Tuesday, January 4, 2011

Australian police aim at lawyers, accountants

Detectives will target bent lawyers, accountants and underworld money launderers as part of the biggest intelligence reforms by Victoria Police in more than 30 years. Deputy Commissioner Sir Ken Jones told The Age police were committed to identifying groups and individuals never before linked to high-level criminal activities. ''Our mission is to get these people,'' he said. As part of the reforms, the 150-strong State Intelligence Division will gather information on serious and organised crime groups. Dossiers on major players will be handed to senior officers in the crime department to assign to specially selected taskforces.
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Crime squad detectives have been told that organised crime will be given a higher priority in future investigations. More local crime will be handled at district level. Under the restructure, intelligence officers will also look at ''serious crime'', which includes violent street gangs, knife attacks, serial offenders and professional burglary groups. ''This will roll out across the state,'' Sir Ken said. The intelligence model has already found a spate of ethnic-related organised abductions where victims are held until relatives pay a ransom into secret bank accounts. The crimes are rarely reported to police. Organised crime targets will include syndicates linked to identity fraud, internet scams, blackmail and drug dealing.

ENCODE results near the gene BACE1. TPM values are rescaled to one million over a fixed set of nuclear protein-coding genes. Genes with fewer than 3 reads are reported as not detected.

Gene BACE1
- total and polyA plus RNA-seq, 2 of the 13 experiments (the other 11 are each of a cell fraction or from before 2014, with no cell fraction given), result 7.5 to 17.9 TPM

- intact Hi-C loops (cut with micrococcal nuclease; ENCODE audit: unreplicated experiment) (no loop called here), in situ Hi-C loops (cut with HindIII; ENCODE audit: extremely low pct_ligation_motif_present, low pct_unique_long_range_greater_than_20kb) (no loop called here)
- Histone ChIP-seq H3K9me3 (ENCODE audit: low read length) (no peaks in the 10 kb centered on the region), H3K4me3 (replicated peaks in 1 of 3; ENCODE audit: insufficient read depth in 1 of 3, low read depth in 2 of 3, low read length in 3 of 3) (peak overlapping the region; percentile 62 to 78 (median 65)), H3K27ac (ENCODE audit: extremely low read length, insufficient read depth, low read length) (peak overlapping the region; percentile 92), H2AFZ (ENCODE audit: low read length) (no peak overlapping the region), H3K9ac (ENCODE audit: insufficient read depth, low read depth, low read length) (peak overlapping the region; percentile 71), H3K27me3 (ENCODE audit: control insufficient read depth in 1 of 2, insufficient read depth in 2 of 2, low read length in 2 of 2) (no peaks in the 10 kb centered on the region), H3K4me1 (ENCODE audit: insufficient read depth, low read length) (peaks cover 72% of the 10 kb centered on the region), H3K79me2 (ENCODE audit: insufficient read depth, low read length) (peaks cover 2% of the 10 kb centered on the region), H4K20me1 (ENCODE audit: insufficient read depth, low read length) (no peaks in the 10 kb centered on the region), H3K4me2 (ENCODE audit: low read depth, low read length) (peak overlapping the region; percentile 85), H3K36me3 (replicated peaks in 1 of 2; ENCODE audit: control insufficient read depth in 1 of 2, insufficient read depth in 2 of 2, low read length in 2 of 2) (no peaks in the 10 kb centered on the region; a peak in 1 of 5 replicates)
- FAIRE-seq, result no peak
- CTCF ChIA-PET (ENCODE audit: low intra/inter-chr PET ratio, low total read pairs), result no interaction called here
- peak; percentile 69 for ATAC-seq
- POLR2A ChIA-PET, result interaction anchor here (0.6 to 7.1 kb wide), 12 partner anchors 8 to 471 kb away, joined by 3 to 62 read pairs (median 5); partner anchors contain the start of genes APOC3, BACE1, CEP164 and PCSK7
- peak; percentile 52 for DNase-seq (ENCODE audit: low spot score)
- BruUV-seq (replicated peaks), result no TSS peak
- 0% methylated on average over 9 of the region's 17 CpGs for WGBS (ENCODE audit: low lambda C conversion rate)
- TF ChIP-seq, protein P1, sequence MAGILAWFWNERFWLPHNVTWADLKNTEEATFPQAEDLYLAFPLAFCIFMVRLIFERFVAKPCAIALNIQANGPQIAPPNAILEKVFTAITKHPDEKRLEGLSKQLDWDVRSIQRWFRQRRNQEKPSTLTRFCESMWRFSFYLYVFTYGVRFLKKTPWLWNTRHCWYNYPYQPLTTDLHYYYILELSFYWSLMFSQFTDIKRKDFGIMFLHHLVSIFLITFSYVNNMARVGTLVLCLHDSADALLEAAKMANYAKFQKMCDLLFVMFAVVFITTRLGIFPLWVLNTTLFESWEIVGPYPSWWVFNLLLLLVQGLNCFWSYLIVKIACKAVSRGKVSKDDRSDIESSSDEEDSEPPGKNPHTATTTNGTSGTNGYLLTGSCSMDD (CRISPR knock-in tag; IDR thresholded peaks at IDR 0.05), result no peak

Under the blueprint, finalised in recent months, investigations will be more nationally focused. Victorian intelligence officers will be assigned to work with other law enforcement agencies, including the Australian Crime Commission and the Australian Federal Police. ''Organised crime works on national and international levels, and so will we be using 21st-century methods to deal with it,'' Sir Ken said. "They are sophisticated and well organised. But our gang is bigger and better resourced. We will co-ordinate our efforts with other law enforcement agencies.'' He said Victoria would host quarterly law enforcement meetings with partner agencies ''to see we are working together effectively''. Jeff Pope, Assistant Commissioner (Intelligence and Covert Support), said police would also work with prison authorities to monitor jailed gangsters who remain influential underworld figures. ''Prison intelligence is incredibly important. We know these people continue to be of influence behind the walls.''



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Who am I?

I am a law enforcement professional with over 35 years experience in both sworn and civilian positions. I have service in 3 different countries in both the northern and southern hemispheres.

My principal areas of expertise are: (1) Intelligence, (2) Training and Development, (3) Knowledge Management, and (4) Administration/Supervision.

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